It’s Not Worth It

They sat across from each other in the booth – I brought the coffee over and sat next to her.  I was a little stunned – I did not expect him to be there.  She didn’t say that he’d be there; I expected it to be just us.  I don’t know how I looked to them – I didn’t have the strength to feign gladness, and used what little energy I had to keep my mouth shut.  She rubbed my shoulder, and it felt good – but it didn’t light me up like it usually did.  I had a “good angry” going on, and I wasn’t about to let it go.

For the next hour they talked as if I wasn’t there.  I managed to chat a bit about an introvert/extrovert question from work that day:  “You have a birthday coming up, and you have an unlimited amount of funds.  How would you like to celebrate it and how many people would you like to be there with you?”

I answered, “Out to dinner with one friend” – which may sound sad to all you extroverts out there, but is in fact one of the more pleasurable things in this introvert’s life.  He thought it was a sad answer – there was genuine pity in his heart.  I didn’t expect either one of them to get it – by this time I really only had two clear thoughts:  1) why the fuck is he here? and 2) why the fuck am I here?  I don’t know why I didn’t get up and walk away.

The arrangement was so uneven that it wasn’t worth being friends.  I listened to her way more than she listened to me.  And it wasn’t just the time – it was the content, too.  I don’t know if she’s a superficial person, but there were definite limits to what could and could not be discussed.  When I was hurting, I wasn’t in a position to talk to her about it.  That isn’t who she is.  And that made my hurt that much worse.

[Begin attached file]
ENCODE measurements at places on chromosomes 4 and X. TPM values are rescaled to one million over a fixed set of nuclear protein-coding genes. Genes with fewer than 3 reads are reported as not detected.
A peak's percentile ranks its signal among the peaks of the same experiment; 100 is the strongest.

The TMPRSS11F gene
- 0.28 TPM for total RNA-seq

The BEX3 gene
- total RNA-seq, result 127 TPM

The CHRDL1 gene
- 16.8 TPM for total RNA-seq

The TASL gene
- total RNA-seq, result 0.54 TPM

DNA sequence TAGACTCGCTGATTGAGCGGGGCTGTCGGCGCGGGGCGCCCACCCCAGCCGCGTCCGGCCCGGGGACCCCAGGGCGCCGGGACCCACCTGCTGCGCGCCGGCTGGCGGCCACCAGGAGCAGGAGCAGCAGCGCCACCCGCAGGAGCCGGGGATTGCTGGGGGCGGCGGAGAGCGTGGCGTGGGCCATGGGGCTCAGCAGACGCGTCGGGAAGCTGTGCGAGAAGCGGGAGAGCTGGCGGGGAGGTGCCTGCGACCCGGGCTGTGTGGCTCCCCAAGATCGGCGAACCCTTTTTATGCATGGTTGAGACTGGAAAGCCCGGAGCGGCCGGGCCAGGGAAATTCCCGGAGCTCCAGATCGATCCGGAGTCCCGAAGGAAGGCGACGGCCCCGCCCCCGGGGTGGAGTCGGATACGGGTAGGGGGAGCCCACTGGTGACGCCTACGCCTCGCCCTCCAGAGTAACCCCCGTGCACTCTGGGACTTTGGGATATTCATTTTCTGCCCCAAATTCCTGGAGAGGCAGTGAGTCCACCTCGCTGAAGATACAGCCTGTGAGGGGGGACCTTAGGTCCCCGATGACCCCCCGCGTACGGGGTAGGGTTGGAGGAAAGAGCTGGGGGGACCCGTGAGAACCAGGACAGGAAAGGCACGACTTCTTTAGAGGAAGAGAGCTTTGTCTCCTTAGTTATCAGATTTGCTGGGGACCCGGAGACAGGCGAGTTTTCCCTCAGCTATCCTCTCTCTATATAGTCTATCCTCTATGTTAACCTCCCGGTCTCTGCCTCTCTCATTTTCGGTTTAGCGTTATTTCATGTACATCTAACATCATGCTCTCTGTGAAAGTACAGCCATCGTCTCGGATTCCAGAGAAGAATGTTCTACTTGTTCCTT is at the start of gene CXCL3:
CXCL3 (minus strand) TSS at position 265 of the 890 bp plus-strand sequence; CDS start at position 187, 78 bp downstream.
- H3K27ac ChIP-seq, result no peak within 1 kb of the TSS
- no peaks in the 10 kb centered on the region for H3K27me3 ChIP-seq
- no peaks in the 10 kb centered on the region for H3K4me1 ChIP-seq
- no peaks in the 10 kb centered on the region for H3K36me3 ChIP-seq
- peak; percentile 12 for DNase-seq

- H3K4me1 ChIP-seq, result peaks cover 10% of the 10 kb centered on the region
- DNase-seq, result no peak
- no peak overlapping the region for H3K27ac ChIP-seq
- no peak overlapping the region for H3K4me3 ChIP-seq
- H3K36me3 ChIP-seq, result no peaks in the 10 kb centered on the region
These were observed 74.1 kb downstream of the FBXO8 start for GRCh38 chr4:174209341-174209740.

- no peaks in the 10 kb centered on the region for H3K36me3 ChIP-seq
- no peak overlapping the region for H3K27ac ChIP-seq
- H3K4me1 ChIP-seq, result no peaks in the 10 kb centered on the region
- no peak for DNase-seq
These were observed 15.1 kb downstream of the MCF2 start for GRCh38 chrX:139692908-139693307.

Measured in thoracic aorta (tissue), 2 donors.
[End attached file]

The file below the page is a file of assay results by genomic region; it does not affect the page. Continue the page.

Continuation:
From her point of view, people should keep their feelings to themselves.  Public displays of affection are verboten.  It explains why I didn’t have any “deep” emotional conversations with her – she may have been feeling lots of things, but they were private matters.  You might argue that our friendship lacked the trust it needed to share those kinds of things – and you’d be right.

Marc Maron says something like “you don’t really know whether you’re in a relationship until someone gets hurt.”  Because it’s exactly those moments when you realize that the relationship you have with someone is not a casual thing.  We were friends – emphasis on the lowercase “f.”  Now I’m looking for someone who isn’t afraid, not just of my feelings, but even more importantly, of showing and sharing theirs with me.

Try a Little Tenderness

We had known each other for a long time.  I’m not sure we were ever friends – certainly not very good ones.  If I was feeling sad or lonely or depressed and needed a little compassion, she usually refused to give any.

The final straw came when I expressed my dissatisfaction with our situation, that I was looking forward to spending some quality time with a friend over dinner, and that an unwanted third wheel kind of soured the occasion.  I was disappointed, sure – but she was immediately on the defensive, first by saying it wasn’t her fault (I never said it was), and then by asking me if I was depressed.

That question was unnecessary.  Whenever she asked me this question, it was her way of saying, “hey, I don’t really want to talk to you when you’re like this.”  This time, though, it sounded more like, “hey, I don’t really want to talk to you at all – this kind of thing upsets me and I don’t want or need to be upset.”

Was it so much to ask for a bit of kindness?  Maybe she could have pretended to care about me at that moment, and maybe be uncomfortable for all of what, ten seconds?

Too many people in my life seem to like me only if I keep to myself – as long as I don’t ask anything of them, they’re more than happy to know me.  I’m not doing that anymore.  I’m done being invisible.  I don’t think it’s unreasonable for friends, at least once in a while, to put their friend’s needs before their own, especially when that friend is hurting.

Whenever I wrote her anything like this, she was dismissive – a wave of the hand, as if she couldn’t care less.  Friends don’t act like that.

I sent flowers to acknowledge the good times we had had.  I was struck by the florist’s recommended note:  “The more I know the people I love, the more I love the people I know.”

She didn’t really want me to know her, so … I’ll accept her as she is, not as I want her to be.